"So let me get this straight. You've been a stripper for the past eight years and you've never slept with anyone during that entire time?" Blair, my co-worker at the strip club, asked.
"I know, it sounds really weird," I said. "I just haven't. Maybe its guilt from my Italian Catholic upbringing."
"Kiersten, how is that possible? Come on, that can't be true," Blair replied.
I was embarrassed that at 30 years old I wasn't having sex with anyone. "It's just that … I've kind of been saving myself for Ryan. Just because I'm a dancer doesn't mean I should give it away to anyone. I mean I've only been with like four guys and they were all serious relationships," I said.
We were sitting around the dressing room on a slow Saturday night, legs wrapped around bar stools, swapping war stories. Almost every steel locker exhibited a bottle of inexpensive champagne or vodka. Blair, a preppy blonde, looked more Park Avenue, then Los Angeles strip joint.
"Ryan's that guy from Malibu?" she asked.
"Yeah, that one," I said. "He says we'll sleep together when the time is right."
"What do you guys do then?" Blair asked.
"We do other things," I replied, as the DJ announced: "Next up we have the lusciooous, gorgeooous Kieeersten!"
It was time to become Kiersten, my alter ego. She could handle anything, she was fearless. I liked Kiersten, because I could turn her into anyone I wanted to be. I took half of a Xanax out of my tiny antique pill box and washed it down with cheap bubbly. As I swayed my hips on stage to Q-Tip's "Vivrant Thing," my thoughts drifted to Ryan. In addition to gorgeous models, he loved racing cars and riding one of his many Harleys. He was raised by his late Hollywood-legend daddy. He was 33, and I was 22 when we met at a hole in the wall gym in Malibu. Sweating it out on the elliptical machine, I noticed this hot guy in Devo sunglasses on the treadmill behind me. He looked like a young, tanned George Clooney crossed with a sexy tattooed surfer. He had ultra white teeth and dark hair cropped close to his head. He oozed bad boy sex appeal.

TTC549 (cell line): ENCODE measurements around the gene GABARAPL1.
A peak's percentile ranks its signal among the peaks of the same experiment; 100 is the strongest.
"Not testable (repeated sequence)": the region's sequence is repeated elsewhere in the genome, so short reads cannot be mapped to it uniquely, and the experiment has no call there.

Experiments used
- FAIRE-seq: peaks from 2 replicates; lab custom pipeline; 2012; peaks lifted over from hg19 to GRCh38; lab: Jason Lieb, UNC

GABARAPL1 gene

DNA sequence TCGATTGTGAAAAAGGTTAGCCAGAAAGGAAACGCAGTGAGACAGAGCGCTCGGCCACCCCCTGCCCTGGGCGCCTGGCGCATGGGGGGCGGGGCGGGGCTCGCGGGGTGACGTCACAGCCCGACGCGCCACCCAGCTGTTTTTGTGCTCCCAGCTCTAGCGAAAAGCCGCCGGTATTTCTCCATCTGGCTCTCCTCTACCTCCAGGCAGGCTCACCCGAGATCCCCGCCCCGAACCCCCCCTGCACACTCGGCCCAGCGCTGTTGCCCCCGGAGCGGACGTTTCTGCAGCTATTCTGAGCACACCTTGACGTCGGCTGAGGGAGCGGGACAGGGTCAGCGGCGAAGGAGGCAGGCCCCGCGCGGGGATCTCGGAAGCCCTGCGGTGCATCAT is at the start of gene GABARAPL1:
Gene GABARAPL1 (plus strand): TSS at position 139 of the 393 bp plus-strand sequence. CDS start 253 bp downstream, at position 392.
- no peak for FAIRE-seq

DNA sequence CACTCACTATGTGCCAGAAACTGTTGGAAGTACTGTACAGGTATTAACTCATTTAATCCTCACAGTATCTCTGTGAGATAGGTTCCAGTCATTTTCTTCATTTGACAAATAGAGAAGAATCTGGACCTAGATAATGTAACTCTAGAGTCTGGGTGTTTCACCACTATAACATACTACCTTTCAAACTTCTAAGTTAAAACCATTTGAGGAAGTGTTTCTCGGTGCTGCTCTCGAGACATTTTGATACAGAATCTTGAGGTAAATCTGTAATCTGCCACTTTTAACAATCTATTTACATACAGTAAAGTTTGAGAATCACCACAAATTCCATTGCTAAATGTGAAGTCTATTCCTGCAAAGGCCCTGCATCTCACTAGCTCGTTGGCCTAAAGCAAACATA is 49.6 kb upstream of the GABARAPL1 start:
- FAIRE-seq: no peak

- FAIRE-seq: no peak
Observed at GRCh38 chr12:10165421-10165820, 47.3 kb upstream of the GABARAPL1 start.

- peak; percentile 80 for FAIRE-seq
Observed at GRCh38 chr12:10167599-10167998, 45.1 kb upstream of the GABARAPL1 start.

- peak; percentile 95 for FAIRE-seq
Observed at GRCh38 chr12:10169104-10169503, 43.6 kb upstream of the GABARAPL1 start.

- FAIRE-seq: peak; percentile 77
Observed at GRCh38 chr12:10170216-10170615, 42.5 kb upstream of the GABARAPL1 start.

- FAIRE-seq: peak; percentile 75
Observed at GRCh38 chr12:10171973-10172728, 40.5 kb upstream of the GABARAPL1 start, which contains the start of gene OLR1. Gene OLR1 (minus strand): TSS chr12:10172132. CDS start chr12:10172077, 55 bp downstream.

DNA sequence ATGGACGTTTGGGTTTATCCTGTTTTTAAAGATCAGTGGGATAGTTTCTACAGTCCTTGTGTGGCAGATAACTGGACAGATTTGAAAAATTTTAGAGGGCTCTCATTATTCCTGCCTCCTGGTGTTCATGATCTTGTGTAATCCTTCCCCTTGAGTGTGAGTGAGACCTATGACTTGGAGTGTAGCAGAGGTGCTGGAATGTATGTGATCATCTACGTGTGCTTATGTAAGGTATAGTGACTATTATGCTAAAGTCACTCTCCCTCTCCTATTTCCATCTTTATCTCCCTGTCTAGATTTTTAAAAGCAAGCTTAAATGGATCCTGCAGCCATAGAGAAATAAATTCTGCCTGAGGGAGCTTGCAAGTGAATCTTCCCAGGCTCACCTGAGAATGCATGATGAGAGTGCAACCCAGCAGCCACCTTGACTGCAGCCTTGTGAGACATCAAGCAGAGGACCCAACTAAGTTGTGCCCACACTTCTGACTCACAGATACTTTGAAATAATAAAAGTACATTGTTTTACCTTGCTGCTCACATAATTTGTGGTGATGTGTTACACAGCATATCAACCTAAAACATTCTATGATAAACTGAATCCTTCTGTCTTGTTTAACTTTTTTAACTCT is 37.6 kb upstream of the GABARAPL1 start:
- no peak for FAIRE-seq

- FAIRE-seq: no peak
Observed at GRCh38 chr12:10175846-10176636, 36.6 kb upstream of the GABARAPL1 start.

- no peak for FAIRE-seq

"Where did you get that tan?" he asked as he looked me up and down.
"At the beach," I responded.
As I was leaving the gym, he invited me to his place over the weekend. I took his number and said I'd call him. We were soon hanging out at his house in Malibu, overlooking the Pacific Ocean. We sipped white Russian tequila, snorted Pink cocaine and talked about everything until dawn. We bonded instantly when we learned that both our fathers had died of cancer sixteen years earlier.
"When I lost my dad, I lost my best friend," he said. Since our mothers were unavailable, we were like two kids no one came to pick up after school. I was out in L.A., on my own, estranged from my family in Boston. They did not approve of my lifestyle. More than I wanted love, I needed someone to take care of me. Ryan acted like a protective father figure. He reminded me of my dad.
There was only one problem. He had two small children out of wedlock with his live-in girlfriend. She was away with the kids the weekend we had our get-together.
Two months later, I ran into Ryan at a car show on Rodeo Drive in Beverly Hills. That day, at the auto show, he paid attention to everything I worked so hard on: my tan, my breasts and my body. He said, "I keep thinking of you. Have you been thinking of me?" He was still living with his girlfriend and kids. He said, "If you can handle that, let's hang out. I really want to see you again."
"What does your girlfriend think about you seeing other people?" I asked
"She's okay with it as long as I don't flaunt it in her face. We only stay together for the sake of the kids. So am I gonna see you again?" KEEP READING...
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